MABTON, Wash. – A dairy farm in this south central Washington town has been identified as the source of what could be the nation's first case of mad cow disease, The Associated Press has learned.
A government source familiar with the investigation told The AP that the cow came from Sunny Dene Ranch (search) in Mabton.
Sid Wavrin, who identified himself as the owner of the Sunny Dene Ranch, declined to comment when contacted by The AP. Sunny Dene has operations in Mabton and nearby Grandview. William Wavrin, who also is listed by the state Department of Agriculture (search) on registration documents for Sunny Dene, did not return a call for comment.
U.S. Agriculture Secretary Ann Veneman (search) announced Tuesday that a single Holstein from a farm near the town, about 40 miles southeast of Yakima, likely had mad cow disease. If confirmed by follow-up tests at a lab near London, the case would be the first in U.S. history.
There are about eight dairy farms in Mabton, dozens more in the surrounding area and no indication which one was quarantined after the mad cow announcement.
The case quickly affected at least one company associated with the slaughtered cow. Supermarket giant Safeway Inc. said it has stopped selling all fresh ground beef products from an Oregon supplier that received meat from the affected cow.
Outside the Sunny Dene dairy, police warned that anyone entering property without permission would be arrested for trespassing, so reporters lined up alongside a road that separates the farm and the Yakama Indian Reservation. A sign at the farm read "Private Property."
Many residents of Mabton — population 2,045 — were protective of local dairy owners and unwilling to discuss the matter with reporters, who were turned away from businesses and farms.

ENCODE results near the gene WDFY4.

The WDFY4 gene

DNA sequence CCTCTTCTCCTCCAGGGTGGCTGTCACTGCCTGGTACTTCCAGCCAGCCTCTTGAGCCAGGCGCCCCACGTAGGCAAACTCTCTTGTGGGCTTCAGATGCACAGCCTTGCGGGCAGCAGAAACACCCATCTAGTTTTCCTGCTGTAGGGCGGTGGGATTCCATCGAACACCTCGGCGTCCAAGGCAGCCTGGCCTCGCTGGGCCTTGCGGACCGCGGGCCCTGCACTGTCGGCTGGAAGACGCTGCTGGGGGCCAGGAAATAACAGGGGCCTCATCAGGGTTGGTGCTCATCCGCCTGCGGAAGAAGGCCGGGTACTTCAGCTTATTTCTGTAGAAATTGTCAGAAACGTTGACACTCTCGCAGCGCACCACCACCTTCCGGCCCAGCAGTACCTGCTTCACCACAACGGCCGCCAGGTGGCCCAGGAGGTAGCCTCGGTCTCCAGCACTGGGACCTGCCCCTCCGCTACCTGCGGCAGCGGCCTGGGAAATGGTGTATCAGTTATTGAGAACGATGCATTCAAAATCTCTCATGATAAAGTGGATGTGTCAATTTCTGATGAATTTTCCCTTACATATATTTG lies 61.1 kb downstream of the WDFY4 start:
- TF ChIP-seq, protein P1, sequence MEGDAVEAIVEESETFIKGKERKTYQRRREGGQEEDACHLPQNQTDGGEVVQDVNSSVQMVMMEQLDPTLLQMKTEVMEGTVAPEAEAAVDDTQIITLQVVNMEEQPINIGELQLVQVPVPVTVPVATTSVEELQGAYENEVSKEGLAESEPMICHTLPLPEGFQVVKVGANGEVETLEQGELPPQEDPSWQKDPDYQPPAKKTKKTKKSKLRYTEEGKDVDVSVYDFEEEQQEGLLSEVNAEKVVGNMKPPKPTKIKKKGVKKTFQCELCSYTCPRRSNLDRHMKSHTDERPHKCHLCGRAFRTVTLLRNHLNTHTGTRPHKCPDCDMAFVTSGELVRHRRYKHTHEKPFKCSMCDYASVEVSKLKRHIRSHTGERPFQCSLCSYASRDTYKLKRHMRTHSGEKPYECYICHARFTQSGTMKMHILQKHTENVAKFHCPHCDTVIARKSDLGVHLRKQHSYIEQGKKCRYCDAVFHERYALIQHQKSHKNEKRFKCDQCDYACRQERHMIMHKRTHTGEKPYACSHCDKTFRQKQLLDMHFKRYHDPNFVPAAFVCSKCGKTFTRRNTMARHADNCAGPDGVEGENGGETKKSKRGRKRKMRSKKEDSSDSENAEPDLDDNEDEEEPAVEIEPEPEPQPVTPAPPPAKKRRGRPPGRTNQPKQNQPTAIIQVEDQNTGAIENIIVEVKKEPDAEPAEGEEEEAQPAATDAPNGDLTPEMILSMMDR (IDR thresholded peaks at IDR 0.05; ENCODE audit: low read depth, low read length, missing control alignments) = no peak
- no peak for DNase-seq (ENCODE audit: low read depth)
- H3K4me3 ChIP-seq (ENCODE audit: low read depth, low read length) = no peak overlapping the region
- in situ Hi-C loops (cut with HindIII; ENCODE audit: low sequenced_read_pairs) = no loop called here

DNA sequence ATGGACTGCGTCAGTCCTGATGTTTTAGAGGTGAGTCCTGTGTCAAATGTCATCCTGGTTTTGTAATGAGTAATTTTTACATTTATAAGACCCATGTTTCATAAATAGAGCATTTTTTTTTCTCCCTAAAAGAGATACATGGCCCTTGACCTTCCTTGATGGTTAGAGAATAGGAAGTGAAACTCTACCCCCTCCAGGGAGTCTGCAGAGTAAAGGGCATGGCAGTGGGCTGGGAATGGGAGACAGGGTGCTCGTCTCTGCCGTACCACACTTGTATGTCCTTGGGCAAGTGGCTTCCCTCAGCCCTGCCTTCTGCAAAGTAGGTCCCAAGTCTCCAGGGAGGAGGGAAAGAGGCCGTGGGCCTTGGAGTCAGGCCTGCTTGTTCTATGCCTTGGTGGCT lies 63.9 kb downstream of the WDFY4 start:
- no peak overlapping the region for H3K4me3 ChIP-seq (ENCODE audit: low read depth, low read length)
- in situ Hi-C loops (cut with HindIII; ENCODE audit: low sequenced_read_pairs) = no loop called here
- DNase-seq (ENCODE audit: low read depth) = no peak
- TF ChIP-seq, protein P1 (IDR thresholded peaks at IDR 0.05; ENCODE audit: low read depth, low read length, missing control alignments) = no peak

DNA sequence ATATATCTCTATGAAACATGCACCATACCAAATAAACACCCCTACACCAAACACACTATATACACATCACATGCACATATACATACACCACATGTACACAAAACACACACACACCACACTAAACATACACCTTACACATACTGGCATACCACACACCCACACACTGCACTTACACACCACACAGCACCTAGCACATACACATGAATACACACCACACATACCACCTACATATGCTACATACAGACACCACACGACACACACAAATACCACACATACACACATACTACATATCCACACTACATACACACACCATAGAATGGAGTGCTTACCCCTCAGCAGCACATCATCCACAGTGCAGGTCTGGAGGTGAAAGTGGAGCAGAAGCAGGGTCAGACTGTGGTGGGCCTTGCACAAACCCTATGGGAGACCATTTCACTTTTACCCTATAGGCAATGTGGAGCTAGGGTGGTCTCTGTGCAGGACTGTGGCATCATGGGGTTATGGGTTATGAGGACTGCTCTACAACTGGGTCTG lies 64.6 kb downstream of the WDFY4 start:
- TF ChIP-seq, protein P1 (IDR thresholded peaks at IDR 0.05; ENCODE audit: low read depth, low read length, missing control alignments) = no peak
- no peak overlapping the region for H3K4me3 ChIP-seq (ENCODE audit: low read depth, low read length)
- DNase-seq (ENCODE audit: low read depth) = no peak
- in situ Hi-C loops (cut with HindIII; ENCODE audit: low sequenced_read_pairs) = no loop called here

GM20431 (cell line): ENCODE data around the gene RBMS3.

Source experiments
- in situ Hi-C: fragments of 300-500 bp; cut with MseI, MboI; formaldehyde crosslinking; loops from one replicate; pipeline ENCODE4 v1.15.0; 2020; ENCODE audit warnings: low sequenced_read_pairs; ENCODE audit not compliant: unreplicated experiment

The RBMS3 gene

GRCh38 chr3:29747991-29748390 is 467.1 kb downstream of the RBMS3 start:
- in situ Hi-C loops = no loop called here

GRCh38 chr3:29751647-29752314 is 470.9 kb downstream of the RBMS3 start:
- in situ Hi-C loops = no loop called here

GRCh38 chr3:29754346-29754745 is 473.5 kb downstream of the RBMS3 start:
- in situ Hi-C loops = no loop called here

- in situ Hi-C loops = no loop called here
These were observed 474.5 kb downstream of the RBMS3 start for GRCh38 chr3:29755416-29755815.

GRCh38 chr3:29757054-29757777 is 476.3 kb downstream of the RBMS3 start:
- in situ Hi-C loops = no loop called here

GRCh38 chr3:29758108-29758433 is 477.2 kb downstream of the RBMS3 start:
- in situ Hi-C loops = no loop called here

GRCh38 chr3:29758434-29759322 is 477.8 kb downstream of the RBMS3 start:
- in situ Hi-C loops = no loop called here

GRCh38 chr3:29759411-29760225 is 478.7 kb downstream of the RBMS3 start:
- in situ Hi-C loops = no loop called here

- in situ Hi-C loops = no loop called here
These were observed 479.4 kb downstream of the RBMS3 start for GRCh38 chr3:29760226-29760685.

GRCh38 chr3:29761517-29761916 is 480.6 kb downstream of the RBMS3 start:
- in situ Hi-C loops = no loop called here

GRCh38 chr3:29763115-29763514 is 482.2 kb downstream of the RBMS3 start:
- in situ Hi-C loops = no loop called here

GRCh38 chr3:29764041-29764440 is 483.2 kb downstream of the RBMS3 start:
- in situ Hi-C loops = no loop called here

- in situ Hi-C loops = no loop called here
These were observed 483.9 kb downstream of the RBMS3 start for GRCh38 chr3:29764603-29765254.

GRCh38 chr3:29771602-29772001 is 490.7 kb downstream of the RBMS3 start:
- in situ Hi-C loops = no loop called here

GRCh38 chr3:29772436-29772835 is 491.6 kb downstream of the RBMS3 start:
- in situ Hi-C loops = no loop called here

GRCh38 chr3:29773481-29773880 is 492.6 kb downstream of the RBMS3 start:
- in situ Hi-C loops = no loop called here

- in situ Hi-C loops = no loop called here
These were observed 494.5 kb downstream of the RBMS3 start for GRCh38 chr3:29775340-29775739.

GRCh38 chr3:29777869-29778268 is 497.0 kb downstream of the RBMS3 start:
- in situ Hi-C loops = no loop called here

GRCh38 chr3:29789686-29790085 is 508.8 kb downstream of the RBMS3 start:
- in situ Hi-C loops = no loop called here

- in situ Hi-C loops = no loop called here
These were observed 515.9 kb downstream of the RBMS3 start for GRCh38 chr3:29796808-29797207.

The town's mayor, David Conradt, said he did not expect "any financial hit" to the town, as long as the disease is limited to one cow. "The impact, I hope, is going to be minimal," he said.
The U.S. Department of Agriculture said the cow was slaughtered at Vern's Moses Lake Meat, Inc. (search), in Moses Lake, about 70 miles northeast of Mabton, on Dec. 9, after she became paralyzed, apparently as a result of calving.
The USDA said Vern's was voluntarily recalling about 10,410 pounds of raw beef, but the agency's Food Safety and Inspection Service said there was an "extremely low likelihood" that the recalled beef contains the infectious agent that causes bovine spongiform encephalopathy.
Tom Ellestad, co-manager of Vern's Moses Lake Meat, told the Columbia Basin Herald in Moses Lake that he remains confident in the inspection system that led to the discovery. "We have done nothing wrong," he told the newspaper. "The inspection system works because we caught this cow."
The USDA said the slaughtered cow was deboned at Midway Meats in Centralia, and the meat — though no contaminated spinal or brain tissue — was sent to two other plants in the region, identified as Willamette and Interstate Meat.
Safeway, which has sold fresh ground beef products from Interstate Meat Distributors Inc. of suburban Portland, Ore., said Wednesday that it will stop doing so and will look for another supplier.
"We're doing this voluntarily out of an abundance of caution," Safeway spokeswoman Bridget Flanagan said.
Interstate spokesman Quint Daggett said Wednesday that the USDA had told the business to refer all calls to the agency.
Messages left at Midway Meats were not returned. Jeff Kline, spokesman for Willamette Valley Meat in Portland, Ore., refused to comment.